Could a return to the EU fix Britain’s broken economy?
- Since leaving the European Union, the UK has been contending with slowed growth, reduced trade and a weakened pound, made worse by high energy costs
- But whether rejoining the EU would fix these problems, and whether the bloc would take Britain back in the first place, is far from certain
Since the so-called Brexit, UK growth has suffered, Britain’s trade deficit has worsened, public sector finances are in a dire state and the economy is crying out for new regional investment which has dried up from the EU.
In hindsight, Brexit looks like it was a bad mistake for many Britons, with recent polls suggesting a majority of voters would think twice about jumping ship from Europe if offered the opportunity to vote again.
With the next general election less than two years away and the UK economy slipping down the global performance tables, Britain’s return to the EU’s ranks may become a burning issue for voters in the not-too-distant future.
Austerity cuts are hitting the economy hard through the government’s squeeze on public spending, while private-sector companies are shelving new investment plans while the economic outlook remains so uncertain.
The sharp rise in the UK trade deficit is also dragging on growth as exports into Europe continue to struggle. The Organisation for Economic Cooperation and Development (OECD) forecast that the UK economy could contract by 0.4 per cent next year, growing as low as 0.2 per cent in 2024. The chances are that the outcome will be worse.
Britain’s trade performance has been deteriorating for years but has got a lot worse since leaving Europe, the country’s main trading partner accounting for 42 per cent of all UK exports and 50 per cent of all imports in 2020. Since leaving the EU’s single market, trade barriers have risen for UK goods going into Europe, import duties have been imposed and the ease of access for UK companies exporting into Europe has been made a lot worse.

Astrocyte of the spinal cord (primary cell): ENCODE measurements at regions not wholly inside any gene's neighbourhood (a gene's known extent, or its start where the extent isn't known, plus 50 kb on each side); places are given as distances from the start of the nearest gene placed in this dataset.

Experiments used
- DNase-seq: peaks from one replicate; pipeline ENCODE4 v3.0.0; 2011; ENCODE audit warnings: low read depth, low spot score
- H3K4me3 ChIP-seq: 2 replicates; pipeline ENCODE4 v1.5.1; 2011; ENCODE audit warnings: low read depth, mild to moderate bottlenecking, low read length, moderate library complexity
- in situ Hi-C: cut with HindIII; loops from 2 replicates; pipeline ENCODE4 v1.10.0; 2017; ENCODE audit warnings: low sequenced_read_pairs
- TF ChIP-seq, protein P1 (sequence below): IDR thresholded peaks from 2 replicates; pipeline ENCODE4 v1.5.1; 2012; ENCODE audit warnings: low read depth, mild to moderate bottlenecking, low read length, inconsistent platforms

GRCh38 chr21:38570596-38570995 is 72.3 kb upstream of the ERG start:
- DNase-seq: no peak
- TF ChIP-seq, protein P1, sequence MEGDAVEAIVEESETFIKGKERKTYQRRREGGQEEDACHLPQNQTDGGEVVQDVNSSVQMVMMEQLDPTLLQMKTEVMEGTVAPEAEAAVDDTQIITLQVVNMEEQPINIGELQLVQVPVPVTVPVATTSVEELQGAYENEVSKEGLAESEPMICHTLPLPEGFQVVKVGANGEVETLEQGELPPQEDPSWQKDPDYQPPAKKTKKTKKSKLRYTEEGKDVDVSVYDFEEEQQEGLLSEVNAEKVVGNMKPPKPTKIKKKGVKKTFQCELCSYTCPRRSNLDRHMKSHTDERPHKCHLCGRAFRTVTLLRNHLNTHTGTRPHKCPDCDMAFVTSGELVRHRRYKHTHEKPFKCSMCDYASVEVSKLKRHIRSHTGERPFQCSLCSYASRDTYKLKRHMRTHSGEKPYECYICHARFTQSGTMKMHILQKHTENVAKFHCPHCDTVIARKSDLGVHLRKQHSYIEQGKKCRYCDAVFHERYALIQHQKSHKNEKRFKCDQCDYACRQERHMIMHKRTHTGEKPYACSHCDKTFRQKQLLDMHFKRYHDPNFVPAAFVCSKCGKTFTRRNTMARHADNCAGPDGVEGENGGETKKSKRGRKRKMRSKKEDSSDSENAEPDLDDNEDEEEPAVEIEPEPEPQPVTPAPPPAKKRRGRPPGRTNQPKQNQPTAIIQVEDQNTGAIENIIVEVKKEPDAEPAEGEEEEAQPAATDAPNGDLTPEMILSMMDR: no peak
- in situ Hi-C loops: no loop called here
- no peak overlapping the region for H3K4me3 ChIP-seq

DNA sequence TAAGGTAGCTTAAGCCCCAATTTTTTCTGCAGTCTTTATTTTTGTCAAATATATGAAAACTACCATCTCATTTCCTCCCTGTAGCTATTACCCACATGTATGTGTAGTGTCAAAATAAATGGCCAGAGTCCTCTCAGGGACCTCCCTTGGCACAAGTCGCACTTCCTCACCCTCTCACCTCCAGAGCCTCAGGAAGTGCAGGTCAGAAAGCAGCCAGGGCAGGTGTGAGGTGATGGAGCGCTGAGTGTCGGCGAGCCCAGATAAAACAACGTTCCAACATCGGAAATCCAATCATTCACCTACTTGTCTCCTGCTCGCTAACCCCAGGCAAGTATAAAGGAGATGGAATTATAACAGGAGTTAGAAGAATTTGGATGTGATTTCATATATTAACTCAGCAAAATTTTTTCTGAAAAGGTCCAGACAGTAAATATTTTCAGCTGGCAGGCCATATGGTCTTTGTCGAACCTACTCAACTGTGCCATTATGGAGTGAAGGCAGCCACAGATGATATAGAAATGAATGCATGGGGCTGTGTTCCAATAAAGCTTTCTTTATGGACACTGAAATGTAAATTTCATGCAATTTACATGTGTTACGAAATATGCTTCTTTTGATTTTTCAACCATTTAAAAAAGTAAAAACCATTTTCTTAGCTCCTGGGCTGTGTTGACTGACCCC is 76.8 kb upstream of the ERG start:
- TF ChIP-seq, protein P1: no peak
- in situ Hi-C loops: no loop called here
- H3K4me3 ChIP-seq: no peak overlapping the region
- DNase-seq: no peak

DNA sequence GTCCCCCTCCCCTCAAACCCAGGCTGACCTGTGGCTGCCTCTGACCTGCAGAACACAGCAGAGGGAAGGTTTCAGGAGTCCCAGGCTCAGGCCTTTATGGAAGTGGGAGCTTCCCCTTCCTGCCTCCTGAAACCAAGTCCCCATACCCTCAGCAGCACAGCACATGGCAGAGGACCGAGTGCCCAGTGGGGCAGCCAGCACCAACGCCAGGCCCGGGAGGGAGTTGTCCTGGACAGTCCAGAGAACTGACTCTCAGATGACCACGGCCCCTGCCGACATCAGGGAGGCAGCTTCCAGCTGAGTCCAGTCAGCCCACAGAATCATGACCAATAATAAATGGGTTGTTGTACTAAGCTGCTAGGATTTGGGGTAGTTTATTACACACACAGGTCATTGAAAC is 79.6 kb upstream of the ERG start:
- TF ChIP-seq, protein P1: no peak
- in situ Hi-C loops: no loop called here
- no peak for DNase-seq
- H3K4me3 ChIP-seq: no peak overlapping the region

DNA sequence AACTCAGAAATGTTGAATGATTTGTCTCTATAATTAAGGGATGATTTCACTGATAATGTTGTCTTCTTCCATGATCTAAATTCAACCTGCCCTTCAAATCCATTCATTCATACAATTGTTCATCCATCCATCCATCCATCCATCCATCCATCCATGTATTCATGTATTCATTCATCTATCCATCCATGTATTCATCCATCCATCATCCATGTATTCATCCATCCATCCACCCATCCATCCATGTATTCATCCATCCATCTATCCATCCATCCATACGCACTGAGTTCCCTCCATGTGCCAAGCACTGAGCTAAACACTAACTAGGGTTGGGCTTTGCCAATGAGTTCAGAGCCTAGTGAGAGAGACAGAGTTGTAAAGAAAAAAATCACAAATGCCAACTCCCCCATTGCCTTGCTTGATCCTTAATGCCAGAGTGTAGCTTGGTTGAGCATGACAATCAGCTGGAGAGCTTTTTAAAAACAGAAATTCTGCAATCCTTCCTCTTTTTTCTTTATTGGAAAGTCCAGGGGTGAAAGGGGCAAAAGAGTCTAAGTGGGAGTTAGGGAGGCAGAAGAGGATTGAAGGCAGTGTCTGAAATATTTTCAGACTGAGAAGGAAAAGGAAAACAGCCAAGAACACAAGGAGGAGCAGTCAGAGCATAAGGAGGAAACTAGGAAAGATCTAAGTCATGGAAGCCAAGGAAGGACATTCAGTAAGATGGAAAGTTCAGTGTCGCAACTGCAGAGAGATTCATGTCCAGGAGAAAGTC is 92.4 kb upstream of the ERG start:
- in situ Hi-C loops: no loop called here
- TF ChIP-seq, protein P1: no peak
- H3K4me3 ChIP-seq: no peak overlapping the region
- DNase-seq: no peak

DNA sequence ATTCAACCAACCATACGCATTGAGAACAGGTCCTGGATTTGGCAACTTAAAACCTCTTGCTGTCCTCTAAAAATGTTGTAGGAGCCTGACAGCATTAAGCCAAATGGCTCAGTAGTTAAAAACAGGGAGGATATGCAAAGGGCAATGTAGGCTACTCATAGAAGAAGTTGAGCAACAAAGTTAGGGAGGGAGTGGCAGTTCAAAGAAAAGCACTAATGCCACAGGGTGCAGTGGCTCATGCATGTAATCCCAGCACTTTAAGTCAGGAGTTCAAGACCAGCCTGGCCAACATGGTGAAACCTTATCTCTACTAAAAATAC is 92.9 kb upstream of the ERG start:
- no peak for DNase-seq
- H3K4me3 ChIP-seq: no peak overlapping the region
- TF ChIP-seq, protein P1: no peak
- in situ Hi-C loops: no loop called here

Brexit has meant a loss of key business opportunities in the past few years as some UK companies have opted to relocate into Europe to avoid trade restrictions and to enjoy easier freedom of movement in the single market.
The exodus of British manufacturing abroad has aggravated the trade gap, while the loss of some euro-denominated financial trading for closer EU control means the City of London’s dominance in European markets, a major earner for the UK economy, is under serious threat.
Whether these areas of business could ever be recovered by a UK return to Europe is questionable. So too is the issue of whether Europe would ever want to see the UK back in the EU fold given the political ructions caused by Brexit in recent years. Out probably means out in Europe’s book.
Britain is left with making the best out of a bad job, enduring life left out in the cold. The quandary is whether Europe’s weak growth outlook could offer any hope of fixing Britain’s broken economy in future? The jury is out on that one.
David Brown is the chief executive of New View Economics